After teaching at the University of Texas for 12 years, Carolyn Gillespie moved to Michigan so her husband could take a job at Oakland University. That was in 1987. At the same time, she found that a nearby campus was looking to hire two new acting teachers. She applied, and as they say-cliché allowed-the rest is history. However, after a nearly 24-year run, the curtain will soon be coming down on an award-winning career that has helped focus a national spotlight on the UM-Flint Theatre program.
She shared with us some reflections on her career.
Q: Any particular reason to make the decision now?
C.G.: I still love my job, but I've been teaching for 35 years. It's time for new ideas. Do you really want to stay until people want you to leave and/or you hate your work? And how much money do you really need?
Q: Do you have a particular high-point here in your teaching career?
C.G.: So many high points – many more highs than lows. Lows usually involved toxic personalities; highs have been the wonderfully playful, insightful, available colleagues and students with whom I've had the pleasure of working. And every production feels like a high point! Some have felt positively magical.
Q: Was there (is there) a favorite play?
C.G.: I think my all-time favorite production was Nothing Sacred by Canadian playwright George Walker in 1991. My, that was a long time ago! But really, whatever you are working on at the time becomes your favorite show. It helps to love it when you're doing it.
Q: What plays will you do this year?
C.G.: I'm directing two pieces this season, one each semester. Both are plays about women, and both are plays about hope, two themes that have attracted much of my attention over the years. I have just begun rehearsals for Intimate Apparel by Pulitzer Prize winning playwright Lynn Nottage. It's a beautiful play about an African American seamstress in New York City circa 1905 who has a dream of a better life. It is the American Dream, isn't it? All the people in this play are immigrants of sorts, each with a story. In fact, this whole season is about dreamers. The piece I'm doing in February features a young woman from Kokomo, Indiana who sets out to invent television in 1927. Though history tells us she was beaten to the punch, what happens to her story when it is taken over by the fledgling industry in the 1950s is the crux of the matter.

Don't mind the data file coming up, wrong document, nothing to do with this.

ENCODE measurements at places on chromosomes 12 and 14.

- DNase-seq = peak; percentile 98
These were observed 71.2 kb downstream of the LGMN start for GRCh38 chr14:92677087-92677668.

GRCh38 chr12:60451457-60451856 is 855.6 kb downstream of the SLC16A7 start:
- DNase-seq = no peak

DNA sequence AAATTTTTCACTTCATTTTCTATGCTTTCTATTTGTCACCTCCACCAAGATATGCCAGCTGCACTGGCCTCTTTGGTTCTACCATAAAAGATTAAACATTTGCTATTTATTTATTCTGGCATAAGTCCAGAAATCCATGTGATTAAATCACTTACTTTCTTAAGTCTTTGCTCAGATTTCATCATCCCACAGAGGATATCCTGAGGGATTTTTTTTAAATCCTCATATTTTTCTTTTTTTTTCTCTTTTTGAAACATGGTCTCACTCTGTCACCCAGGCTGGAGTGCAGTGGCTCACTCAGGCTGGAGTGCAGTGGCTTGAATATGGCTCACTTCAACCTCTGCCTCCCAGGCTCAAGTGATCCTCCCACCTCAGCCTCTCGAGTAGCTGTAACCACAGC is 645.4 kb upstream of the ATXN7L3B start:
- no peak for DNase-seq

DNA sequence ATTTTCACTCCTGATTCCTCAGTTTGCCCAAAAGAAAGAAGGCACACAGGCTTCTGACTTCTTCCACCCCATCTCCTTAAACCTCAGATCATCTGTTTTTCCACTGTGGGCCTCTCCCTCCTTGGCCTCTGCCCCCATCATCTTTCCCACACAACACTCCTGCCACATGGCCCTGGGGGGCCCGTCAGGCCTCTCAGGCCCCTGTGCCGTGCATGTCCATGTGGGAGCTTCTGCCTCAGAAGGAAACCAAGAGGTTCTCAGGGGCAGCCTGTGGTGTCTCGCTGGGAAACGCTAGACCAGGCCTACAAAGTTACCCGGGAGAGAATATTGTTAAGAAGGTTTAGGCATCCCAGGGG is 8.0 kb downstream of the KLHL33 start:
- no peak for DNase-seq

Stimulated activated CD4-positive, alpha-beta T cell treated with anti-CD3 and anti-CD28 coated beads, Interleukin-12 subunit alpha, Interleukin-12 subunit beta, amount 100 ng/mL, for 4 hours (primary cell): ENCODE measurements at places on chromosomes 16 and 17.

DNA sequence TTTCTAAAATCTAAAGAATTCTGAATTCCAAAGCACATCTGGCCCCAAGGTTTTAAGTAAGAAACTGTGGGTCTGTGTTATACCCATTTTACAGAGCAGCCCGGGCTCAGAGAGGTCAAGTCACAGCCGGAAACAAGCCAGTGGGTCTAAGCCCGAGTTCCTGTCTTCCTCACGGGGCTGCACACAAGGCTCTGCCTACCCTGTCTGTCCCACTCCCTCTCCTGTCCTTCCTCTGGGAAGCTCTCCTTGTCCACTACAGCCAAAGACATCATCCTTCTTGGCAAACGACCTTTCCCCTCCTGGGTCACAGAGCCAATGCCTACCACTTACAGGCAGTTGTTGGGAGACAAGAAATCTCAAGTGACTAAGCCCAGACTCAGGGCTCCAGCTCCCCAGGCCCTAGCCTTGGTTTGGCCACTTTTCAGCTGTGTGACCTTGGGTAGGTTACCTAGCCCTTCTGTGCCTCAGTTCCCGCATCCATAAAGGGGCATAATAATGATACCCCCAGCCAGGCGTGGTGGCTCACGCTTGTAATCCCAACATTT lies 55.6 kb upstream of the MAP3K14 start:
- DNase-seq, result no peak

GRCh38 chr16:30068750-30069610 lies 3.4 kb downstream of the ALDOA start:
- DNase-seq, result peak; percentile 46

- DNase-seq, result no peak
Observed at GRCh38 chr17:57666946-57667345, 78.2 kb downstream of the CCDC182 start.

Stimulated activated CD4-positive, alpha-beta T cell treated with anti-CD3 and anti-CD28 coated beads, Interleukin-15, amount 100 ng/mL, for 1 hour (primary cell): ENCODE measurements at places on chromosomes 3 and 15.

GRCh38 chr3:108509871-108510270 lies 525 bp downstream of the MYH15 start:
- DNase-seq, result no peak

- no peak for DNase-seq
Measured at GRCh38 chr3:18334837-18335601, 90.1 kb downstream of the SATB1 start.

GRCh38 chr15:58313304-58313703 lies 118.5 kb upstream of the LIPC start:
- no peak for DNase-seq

Q: What do you see as the future of the department?
C.G.: My younger colleagues need to determine the future of the department! I hope that they will continue the tradition of quality work that addresses important questions. I hope that they will continue to find ways to serve our diverse community. I hope that they will find their own voices and passions, using them to forge a new future.
Q: I understand you spent this past summer teaching on a ship?
C.G.: I did. And all of a sudden I've been noticing advertisements for the Semester at Sea program on bulletin boards around the university. I taught on the beautiful MV Explorer for 10 weeks as we traveled the Mediterranean world and all its wonders with 32 faculty, 735 students from 49 of the 50 states and 16 foreign countries, plus staff, some life-long learners, family members, and a marvelous crew. The program is run by the Institute for Shipboard Education with the University of Virginia as its academic sponsor. Students typically took nine credits, including a Global Studies course which I was privileged to audit. Ours was the 102nd voyage. The ship is currently doing a semester-long voyage around the world. I'm happy to talk to anyone personally about this transformative experience.
Q: Any plans for retirement?
C.G.: I'm having a hard time imagining what retirement will be like. I'm a little afraid of it because I like to keep busy. I have a hard time sitting still. But I have a garden that I love to tend, some traveling to do, some French verbs to sort through, and some energy to give to the community, particularly in the area of literacy.